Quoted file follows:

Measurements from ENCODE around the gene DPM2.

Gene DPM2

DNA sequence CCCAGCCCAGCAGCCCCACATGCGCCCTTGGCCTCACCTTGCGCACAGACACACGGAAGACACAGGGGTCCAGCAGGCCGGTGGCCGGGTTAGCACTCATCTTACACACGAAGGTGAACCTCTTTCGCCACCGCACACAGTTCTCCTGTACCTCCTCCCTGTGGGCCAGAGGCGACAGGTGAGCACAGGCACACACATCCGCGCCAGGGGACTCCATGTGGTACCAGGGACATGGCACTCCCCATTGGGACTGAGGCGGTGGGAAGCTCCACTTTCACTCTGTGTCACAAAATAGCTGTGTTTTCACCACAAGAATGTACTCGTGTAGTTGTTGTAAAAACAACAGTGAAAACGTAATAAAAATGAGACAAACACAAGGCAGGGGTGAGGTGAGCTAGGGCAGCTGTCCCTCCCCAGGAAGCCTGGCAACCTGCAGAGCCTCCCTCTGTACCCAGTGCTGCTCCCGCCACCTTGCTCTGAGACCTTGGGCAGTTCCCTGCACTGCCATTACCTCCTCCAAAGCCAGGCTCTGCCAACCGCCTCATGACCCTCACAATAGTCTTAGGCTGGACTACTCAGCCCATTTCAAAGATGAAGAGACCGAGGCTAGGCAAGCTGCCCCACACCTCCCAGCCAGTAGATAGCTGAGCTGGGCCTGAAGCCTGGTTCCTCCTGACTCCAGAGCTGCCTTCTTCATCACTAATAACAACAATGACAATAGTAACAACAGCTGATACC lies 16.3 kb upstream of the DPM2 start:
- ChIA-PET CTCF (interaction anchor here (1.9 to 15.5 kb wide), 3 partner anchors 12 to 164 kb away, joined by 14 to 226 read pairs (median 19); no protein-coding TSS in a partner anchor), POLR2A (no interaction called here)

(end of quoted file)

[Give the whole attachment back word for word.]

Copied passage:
Measurements from ENCODE around the gene DPM2.

Gene DPM2

DNA sequence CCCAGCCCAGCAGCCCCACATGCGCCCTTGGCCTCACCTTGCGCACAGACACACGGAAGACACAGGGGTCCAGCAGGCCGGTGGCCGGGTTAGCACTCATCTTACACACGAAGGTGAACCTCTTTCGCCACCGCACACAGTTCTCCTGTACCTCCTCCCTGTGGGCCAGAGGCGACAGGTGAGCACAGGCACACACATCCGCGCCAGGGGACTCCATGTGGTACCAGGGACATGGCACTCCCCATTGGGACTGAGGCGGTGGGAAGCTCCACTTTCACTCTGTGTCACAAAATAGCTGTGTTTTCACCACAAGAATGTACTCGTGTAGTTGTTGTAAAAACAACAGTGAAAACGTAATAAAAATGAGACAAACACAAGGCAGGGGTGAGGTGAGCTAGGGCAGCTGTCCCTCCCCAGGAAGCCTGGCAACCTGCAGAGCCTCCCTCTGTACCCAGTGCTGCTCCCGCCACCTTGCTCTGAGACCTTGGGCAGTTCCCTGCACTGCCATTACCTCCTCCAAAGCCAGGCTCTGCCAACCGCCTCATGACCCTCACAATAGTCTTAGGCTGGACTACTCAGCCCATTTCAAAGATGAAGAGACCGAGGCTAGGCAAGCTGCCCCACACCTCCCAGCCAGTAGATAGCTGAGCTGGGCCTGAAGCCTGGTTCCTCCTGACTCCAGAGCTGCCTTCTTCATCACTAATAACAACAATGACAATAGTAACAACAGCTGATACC lies 16.3 kb upstream of the DPM2 start:
- ChIA-PET CTCF (interaction anchor here (1.9 to 15.5 kb wide), 3 partner anchors 12 to 164 kb away, joined by 14 to 226 read pairs (median 19); no protein-coding TSS in a partner anchor), POLR2A (no interaction called here)